Kosher-for-Passover Coca Cola: Closer to the Real Thing

it’s about that time of the year again: get ready to stock up on Kosher Coke!

Turns out that Coca Cola produces sugar-based Coke shortly before Passover each year; their usual high fructose corn syrup, while Kosher, falls into the Chametz category of grains that cannot be eaten during Passover.

Kosher-for-Passover Coca Cola bottle cap
Kosher-for-Passover Coca Cola bottle cap

Bottles containing the special sugar-based formula wear a distinctive yellow cap, so they’re easy to spot against the usual all-red array. To cross-check: the ingredients list runs: Carbonated Water, Sucrose …

A friend brought me a few two-liter bottles from a Jewish grocery store in the metro NYC/NJ area last year, shortly before I discovered that the local Target had a generous stockpile on the top shelf of their soda section. It’s allegedly available in cans, but I’ve never seen any.

NB: Pepsi uses yellow caps around this time of year to mark their bottles for some dimbulb contest. At least they did that last year and I’m sure it’s no coincidence. If the cap doesn’t have distinctive Hebrew symbology and the ingredients still include HFCS, it ain’t been cleared for Passover consumption.

While sugar-based Passover Coke is not the same as the old-school Coke you remember from long ago if you’re enough of an Olde Farte to do so, it’s as close as you’re going to get in these degenerate times.

In actual point of fact, sugar Coke tastes pretty much like HFCS Coke. That should not be entirely surprising, given the bazillion dollars they spend on development. Run your own side-by-side comparison, blind if you can, and report back.

If you plan to stock up on the stuff anyway, give the caps an extra twist to ensure they’re on tight before you put ’em on the shelf. I just cracked the final bottle from last year and it’s still plenty fizzy enough for me.

The phosphoric acid in either formulation is really hard on your teeth & gut, so don’t overdo it.


Update: As of 22 April, the local Target had a shelf full of yellow-cap Coke; they had none the week before Passover. Perhaps they got the last pallet a day too late? In any event, I stocked up my year’s supply in one shot. Admittedly, it’s $1.89 / 2 liter bottle, but it’s just for special occasions… and half a dozen bottles is a year’s supply for me.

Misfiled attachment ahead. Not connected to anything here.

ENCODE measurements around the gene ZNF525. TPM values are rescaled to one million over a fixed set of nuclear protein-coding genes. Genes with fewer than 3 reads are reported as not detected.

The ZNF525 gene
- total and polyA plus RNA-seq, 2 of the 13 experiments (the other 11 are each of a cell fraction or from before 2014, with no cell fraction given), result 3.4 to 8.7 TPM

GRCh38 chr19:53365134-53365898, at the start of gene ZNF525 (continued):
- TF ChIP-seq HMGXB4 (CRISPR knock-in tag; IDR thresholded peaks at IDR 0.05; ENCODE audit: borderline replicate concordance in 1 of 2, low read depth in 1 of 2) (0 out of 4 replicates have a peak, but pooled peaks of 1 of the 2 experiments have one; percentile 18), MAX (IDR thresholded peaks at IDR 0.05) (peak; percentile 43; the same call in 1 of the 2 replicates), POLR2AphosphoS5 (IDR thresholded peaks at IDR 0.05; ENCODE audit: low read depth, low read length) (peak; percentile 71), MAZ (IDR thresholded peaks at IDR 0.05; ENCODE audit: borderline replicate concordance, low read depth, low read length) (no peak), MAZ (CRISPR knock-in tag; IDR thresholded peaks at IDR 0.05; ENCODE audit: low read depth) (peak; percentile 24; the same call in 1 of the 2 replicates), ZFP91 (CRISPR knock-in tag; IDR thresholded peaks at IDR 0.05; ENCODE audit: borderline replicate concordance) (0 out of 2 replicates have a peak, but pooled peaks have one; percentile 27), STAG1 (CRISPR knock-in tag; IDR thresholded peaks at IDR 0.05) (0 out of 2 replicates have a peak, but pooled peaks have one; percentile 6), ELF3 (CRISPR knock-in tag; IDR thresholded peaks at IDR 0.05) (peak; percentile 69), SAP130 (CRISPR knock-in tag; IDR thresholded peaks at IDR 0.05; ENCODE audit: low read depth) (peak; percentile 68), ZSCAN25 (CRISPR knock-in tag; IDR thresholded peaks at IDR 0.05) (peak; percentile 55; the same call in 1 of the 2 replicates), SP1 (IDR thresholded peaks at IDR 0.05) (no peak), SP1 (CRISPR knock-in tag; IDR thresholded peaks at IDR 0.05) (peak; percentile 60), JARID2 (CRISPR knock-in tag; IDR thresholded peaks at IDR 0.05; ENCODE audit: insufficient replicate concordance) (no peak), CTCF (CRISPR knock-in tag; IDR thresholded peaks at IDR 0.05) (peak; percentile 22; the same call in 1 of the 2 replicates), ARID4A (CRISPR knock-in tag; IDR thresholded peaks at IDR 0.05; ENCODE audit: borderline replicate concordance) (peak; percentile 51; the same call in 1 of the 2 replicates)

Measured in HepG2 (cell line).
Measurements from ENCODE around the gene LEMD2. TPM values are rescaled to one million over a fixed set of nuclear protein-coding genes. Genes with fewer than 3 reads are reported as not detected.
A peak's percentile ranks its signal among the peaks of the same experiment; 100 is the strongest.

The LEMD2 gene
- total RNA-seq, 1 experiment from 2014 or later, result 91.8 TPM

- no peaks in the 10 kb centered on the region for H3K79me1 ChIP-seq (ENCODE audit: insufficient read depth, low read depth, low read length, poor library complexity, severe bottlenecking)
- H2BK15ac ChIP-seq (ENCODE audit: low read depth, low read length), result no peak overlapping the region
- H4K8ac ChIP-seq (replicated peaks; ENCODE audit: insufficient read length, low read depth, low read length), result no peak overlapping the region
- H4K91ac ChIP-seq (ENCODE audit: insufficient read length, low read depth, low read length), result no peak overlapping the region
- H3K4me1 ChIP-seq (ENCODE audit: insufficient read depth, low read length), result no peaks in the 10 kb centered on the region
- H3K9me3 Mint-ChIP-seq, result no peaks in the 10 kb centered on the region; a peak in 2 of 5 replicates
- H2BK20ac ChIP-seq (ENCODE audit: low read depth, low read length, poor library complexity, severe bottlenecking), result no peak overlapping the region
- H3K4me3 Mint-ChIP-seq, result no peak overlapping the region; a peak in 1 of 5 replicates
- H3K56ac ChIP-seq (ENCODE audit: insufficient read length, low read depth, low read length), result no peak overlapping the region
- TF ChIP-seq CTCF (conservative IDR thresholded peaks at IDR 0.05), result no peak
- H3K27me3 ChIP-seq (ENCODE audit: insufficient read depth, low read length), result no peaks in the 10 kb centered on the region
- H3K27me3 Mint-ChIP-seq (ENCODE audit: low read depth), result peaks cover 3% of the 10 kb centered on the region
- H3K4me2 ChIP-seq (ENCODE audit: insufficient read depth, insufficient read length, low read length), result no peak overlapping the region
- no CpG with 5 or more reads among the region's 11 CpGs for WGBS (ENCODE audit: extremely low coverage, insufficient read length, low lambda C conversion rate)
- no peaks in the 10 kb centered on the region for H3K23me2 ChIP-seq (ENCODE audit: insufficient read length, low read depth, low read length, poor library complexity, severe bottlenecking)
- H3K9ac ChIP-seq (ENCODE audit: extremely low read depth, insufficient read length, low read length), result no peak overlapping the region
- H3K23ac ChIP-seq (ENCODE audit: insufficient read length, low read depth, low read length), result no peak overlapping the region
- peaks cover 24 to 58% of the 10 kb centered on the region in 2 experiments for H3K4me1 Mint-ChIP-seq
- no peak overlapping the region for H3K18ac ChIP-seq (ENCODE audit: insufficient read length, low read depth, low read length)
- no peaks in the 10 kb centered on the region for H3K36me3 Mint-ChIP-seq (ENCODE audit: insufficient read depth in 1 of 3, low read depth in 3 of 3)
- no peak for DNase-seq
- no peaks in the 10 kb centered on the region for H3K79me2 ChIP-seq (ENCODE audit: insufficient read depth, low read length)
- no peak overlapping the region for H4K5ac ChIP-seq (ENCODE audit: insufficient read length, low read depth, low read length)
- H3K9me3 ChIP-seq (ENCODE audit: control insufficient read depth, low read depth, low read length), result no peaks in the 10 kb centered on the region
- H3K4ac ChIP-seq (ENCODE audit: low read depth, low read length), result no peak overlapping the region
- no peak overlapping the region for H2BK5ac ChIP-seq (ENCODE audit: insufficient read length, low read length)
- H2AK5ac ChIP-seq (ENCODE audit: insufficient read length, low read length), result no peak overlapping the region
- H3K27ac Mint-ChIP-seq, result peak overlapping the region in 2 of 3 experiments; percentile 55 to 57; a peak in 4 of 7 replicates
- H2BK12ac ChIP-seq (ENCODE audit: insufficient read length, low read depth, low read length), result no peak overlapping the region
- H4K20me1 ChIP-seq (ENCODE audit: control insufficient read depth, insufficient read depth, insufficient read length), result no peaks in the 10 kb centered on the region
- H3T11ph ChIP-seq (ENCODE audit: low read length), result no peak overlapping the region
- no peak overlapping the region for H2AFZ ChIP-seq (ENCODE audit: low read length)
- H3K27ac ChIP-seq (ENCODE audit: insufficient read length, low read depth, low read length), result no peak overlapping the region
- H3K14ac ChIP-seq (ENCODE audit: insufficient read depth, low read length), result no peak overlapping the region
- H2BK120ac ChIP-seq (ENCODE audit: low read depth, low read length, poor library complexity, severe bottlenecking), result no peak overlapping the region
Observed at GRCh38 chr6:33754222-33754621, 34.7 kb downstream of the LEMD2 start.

4 thoughts on “Kosher-for-Passover Coca Cola: Closer to the Real Thing

  1. Coca-Cola from Mexico is generally made with cane sugar. (No subsidies for corn, I guess.) An Ann Arbor, MI Krogers often has it by the glass bottle in their Mexican foods section, and a local beer & wine store carries it (by the bottle) as well. Expensive ($1.50 or so for 12 oz, I think), but you shouldn’t be drinking much anyway.

    Better for you health-wise is to get a tank of CO2, regulator, and some fittings and make your own set up for carbonating water, fruit juices, etc. I re-use liter bottles. Can’t beat the cost (about $0.02/bottle), and you can make your own flavors.

    1. As nearly as I can tell, Mexican Coke (uh, soda) doesn’t make it all the way to upstate NY… at least the foreign-drink section in the stores we frequent don’t carry it. I may be looking in the wrong places, though.

      I did check the Open Cola project and, yow the list of ingredients and degree-of-difficulty in buying them put it far beyond my simple interests; I’ll just outsource the stuff and hope for the best.

      Seeing as how I got through the last year with four 2-liter bottles, I think I’ve got a pretty minimal jones. It is bad for you!

      Long ago & far away, my esteemed wife’s family brewed up their own root beer in a closet. She reports their setup suffered the occasional overpressure explosion in the middle of the night …

  2. I inadvertently purchased a couple bottles of the Kosher Coca Cola and I can definitely tell a difference. It almost tastes flat to me. You can definitely tell it’s not as sweet as the original.

    1. I can definitely tell a difference

      I ran a blind test on my relatives at a family gathering a few years ago: four cups, three different sodas, rank ’em and find the duplicate. Nearly everybody could find the RC Cola (ptui!), but surprisingly few could identify the duplicate. We agreed there were differences, but you couldn’t really rank them better-to-worst.

      They spend a lot of money to make it come out that way!

      FWIW, I opened the last bottle from the stash a few weeks ago and it was just fine: cranking the cap tight really helps maintain the fizz.

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